Keeping Track of Cloud Costs with Brokerages

One of the major reasons that the cloud has found so much success is cost. That the cloud is cheaper than traditional infrastructure deployments because of its more efficient utilization of physical hardware is hard to contest, but lower costs over the lifetime of a deployment are less important than the way in which on-demand pricing allows companies to pay for what they use as they use it. The cloud is a more efficient way to pay for computing resources.

On-demand pricing allows companies to budget accurately, rather than relying on hazy prognostications and pull-a-number-out-of-the-air forecasts. However, the reality of cloud costing has frequently prevented the accurate budgeting the cloud theoretically enables, mainly because cloud platform pricing can be complex and dependent on multiple factors.

Cloud vendors are not dishonest about their pricing, but they do implement pricing models that are difficult to fully understand for non-experts — a lack of transparency which can lead to unpleasant surprises.

The Thing About Multi-Cloud Environments…

We’re strong advocates of multi-cloud environments: to fully exploit the potential business advantages of cloud platforms, it makes sense to build a federated cloud from components provided by different vendors. But multi-vendor clouds compound the pricing problem; it’s hard enough to keep track of costs on a single cloud platform like AWS. Accurately costing and budgeting on multiple cloud platforms is even more of a headache.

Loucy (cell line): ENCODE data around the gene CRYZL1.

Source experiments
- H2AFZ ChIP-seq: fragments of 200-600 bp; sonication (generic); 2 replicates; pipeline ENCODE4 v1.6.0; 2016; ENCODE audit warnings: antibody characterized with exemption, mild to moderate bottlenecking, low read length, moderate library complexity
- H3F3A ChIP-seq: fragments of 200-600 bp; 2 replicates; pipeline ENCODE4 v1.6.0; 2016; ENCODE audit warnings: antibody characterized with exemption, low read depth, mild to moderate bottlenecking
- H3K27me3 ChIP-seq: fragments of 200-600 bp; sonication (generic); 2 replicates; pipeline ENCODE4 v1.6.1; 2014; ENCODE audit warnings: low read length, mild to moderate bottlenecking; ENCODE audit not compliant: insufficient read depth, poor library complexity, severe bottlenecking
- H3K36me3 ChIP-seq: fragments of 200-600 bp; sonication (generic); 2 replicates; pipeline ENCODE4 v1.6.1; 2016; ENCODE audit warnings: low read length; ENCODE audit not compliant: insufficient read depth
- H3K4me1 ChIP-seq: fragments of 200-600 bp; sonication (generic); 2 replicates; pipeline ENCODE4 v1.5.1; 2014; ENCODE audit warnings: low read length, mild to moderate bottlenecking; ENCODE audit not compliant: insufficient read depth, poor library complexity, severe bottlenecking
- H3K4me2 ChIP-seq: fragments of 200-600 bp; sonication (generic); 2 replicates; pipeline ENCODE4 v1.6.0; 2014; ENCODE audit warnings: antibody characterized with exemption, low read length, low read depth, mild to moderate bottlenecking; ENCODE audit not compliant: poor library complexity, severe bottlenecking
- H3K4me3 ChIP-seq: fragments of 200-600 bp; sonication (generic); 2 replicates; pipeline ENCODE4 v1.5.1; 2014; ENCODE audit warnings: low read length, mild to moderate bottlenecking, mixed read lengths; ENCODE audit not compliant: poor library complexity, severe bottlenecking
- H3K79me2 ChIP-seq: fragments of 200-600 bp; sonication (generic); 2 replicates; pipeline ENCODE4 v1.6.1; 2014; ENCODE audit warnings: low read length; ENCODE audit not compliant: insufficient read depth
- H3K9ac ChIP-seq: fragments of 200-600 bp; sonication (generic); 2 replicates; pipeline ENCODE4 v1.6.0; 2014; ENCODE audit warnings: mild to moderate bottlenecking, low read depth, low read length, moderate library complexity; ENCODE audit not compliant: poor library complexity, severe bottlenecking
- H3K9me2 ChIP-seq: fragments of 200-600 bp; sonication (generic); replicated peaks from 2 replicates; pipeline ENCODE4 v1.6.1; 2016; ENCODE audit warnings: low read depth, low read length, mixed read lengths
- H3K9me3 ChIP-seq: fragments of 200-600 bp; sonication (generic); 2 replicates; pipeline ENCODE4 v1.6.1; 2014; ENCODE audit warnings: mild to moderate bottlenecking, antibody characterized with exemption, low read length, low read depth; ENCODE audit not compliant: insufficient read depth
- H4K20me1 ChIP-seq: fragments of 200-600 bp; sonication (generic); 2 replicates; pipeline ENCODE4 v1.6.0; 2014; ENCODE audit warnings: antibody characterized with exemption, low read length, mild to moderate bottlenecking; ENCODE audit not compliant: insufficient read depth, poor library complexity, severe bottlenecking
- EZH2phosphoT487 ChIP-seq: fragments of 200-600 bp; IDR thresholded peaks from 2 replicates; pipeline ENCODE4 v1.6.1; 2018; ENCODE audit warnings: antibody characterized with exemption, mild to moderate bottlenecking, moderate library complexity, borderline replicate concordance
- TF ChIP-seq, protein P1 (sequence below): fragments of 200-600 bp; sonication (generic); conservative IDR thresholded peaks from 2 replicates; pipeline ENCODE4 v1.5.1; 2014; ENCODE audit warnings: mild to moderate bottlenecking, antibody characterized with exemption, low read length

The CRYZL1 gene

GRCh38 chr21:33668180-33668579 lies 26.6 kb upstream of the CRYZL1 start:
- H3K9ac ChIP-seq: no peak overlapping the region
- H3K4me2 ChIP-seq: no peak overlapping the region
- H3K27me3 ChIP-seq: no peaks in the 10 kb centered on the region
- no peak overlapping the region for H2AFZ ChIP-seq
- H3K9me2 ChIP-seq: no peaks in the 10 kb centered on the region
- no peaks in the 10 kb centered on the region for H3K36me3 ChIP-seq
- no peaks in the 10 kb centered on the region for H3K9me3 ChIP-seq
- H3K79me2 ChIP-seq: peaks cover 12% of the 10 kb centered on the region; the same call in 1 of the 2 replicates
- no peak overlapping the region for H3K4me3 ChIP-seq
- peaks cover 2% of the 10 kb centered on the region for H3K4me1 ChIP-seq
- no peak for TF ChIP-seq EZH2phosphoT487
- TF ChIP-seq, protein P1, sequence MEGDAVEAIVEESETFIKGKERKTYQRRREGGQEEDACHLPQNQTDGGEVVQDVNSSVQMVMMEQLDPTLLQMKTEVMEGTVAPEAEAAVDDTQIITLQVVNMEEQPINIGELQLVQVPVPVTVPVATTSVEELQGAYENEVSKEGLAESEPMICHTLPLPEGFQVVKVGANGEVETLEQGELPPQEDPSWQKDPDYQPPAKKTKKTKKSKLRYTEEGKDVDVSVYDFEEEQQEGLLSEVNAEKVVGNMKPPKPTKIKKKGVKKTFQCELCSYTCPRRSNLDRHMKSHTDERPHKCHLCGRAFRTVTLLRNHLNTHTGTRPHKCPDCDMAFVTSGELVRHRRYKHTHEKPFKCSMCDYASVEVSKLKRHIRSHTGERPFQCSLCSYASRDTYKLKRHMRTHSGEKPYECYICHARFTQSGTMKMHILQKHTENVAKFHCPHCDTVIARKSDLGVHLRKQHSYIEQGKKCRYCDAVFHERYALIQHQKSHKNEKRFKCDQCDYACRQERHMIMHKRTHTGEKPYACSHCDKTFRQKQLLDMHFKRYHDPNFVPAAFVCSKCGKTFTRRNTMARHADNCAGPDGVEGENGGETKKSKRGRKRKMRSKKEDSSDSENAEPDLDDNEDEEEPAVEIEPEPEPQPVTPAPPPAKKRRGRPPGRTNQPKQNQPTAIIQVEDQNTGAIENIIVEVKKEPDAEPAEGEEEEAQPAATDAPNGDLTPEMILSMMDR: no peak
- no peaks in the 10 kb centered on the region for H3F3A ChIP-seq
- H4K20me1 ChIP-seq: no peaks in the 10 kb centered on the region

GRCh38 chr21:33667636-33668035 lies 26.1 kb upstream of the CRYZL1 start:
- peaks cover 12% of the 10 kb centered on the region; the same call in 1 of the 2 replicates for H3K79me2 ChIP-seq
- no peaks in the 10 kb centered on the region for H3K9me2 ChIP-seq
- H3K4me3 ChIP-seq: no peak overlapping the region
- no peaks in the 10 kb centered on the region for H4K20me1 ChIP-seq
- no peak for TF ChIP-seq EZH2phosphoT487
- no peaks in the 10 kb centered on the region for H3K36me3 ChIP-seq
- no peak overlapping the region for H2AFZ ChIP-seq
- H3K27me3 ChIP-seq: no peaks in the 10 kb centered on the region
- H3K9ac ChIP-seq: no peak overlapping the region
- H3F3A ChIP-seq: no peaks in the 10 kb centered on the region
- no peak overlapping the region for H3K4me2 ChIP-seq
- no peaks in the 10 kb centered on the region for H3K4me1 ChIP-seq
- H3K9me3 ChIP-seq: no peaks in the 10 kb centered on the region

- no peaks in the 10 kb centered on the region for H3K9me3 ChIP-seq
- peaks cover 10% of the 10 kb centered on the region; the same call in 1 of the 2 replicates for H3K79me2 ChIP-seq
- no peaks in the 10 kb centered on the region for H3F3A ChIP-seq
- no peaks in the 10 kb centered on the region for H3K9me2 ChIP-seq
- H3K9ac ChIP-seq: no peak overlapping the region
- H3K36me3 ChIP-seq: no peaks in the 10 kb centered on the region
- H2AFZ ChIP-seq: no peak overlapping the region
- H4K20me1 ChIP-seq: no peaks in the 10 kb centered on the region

The Key to Decreased Confusion: Aggregation

ComputeNext considerably reduces the complexity of cloud pricing. We make budgeting and cost prediction transparent by providing a unified integration layer on top of cloud platforms. Cloud users can see the costs of their cloud deployments at a glance and because billing is part of the ComputeNext cloud marketplace–there’s only one point of payment. Multi-cloud environments are less complex to cost and manage than they would be if users had to track the arcane pricing schemes of multiple vendors.

More accurate costing is not simply a matter of convenience. It opens up the possibilities of bespoke federated cloud environments to companies that would have previously opted to stick with a single vendor to reduce complexity and increase predictability. That’s a valid choice, but it precludes many of the benefits of a fluid market in cloud storage and compute: being able to combine and change vendors is great in theory, but if it’s too complex in practice then the reality is no different from the vendor lock-in of old.

Cloud marketplaces help clients cut through the complexity of cloud pricing models and empowers them to create cloud environments that are specifically tailored to their individual needs.

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